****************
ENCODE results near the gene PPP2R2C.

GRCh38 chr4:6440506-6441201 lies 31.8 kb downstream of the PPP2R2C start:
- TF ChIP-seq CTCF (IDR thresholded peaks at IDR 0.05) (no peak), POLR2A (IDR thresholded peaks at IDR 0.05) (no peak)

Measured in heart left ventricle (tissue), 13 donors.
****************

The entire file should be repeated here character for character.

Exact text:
ENCODE results near the gene PPP2R2C.

GRCh38 chr4:6440506-6441201 lies 31.8 kb downstream of the PPP2R2C start:
- TF ChIP-seq CTCF (IDR thresholded peaks at IDR 0.05) (no peak), POLR2A (IDR thresholded peaks at IDR 0.05) (no peak)

Measured in heart left ventricle (tissue), 13 donors.